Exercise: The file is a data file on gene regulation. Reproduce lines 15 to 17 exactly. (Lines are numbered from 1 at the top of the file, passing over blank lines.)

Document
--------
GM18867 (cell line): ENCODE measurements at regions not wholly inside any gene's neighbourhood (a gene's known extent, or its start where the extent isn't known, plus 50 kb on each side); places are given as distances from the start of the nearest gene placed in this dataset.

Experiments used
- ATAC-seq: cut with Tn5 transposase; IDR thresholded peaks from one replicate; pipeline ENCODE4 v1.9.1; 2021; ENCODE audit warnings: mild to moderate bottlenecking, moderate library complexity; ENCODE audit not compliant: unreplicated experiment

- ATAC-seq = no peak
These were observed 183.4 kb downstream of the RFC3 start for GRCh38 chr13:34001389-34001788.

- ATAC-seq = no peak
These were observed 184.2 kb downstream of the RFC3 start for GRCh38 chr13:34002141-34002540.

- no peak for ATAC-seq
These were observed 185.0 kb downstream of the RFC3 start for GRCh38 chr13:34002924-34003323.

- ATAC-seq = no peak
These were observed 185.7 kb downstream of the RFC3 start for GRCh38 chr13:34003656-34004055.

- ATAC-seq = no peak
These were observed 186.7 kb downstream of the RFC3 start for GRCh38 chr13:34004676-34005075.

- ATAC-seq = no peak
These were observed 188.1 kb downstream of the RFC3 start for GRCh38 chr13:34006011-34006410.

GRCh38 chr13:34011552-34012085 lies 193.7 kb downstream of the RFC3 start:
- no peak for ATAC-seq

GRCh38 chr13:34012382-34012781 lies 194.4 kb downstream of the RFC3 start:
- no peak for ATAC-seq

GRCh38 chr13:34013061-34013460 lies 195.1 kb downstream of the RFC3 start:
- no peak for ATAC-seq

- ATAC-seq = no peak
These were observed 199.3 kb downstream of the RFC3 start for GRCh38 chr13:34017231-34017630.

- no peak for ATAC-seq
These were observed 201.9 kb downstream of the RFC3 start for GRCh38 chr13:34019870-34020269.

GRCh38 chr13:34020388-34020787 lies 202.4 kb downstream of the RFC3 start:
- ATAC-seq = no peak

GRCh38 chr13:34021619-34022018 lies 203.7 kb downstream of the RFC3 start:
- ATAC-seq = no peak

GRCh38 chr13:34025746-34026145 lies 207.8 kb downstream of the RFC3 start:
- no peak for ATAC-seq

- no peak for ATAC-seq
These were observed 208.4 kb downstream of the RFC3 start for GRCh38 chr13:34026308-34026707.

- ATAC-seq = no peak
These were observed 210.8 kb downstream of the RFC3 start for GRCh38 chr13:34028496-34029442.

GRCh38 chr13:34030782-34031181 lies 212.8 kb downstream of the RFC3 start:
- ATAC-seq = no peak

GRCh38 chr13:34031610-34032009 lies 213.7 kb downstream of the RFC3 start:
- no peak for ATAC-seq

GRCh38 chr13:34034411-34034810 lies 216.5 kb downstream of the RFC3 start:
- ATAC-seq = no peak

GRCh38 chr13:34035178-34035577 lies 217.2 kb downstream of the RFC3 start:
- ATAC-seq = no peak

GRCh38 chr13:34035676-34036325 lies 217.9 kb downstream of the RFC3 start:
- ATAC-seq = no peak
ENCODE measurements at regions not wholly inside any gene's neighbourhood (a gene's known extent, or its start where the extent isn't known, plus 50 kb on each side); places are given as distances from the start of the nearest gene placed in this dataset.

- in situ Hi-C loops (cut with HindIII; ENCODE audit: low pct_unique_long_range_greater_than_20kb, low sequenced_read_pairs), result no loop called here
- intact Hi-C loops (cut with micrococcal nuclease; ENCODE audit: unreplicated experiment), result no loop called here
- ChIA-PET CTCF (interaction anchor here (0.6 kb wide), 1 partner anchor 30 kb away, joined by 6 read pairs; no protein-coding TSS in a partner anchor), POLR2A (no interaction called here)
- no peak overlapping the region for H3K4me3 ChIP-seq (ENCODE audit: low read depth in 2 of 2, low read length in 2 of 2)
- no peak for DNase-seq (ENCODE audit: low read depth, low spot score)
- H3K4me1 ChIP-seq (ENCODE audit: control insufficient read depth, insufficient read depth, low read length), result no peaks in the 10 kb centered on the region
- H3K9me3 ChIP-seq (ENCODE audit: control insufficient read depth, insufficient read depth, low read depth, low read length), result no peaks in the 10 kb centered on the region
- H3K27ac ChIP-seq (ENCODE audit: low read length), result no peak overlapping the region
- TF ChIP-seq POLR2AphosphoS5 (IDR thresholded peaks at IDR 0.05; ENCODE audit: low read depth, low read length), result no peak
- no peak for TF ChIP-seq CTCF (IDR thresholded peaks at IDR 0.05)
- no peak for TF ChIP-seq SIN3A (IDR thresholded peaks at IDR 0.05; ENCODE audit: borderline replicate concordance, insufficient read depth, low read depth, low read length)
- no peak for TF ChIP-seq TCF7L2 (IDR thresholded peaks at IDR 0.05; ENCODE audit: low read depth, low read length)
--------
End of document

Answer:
These were observed 188.1 kb downstream of the RFC3 start for GRCh38 chr13:34006011-34006410.

GRCh38 chr13:34011552-34012085 lies 193.7 kb downstream of the RFC3 start:
- no peak for ATAC-seq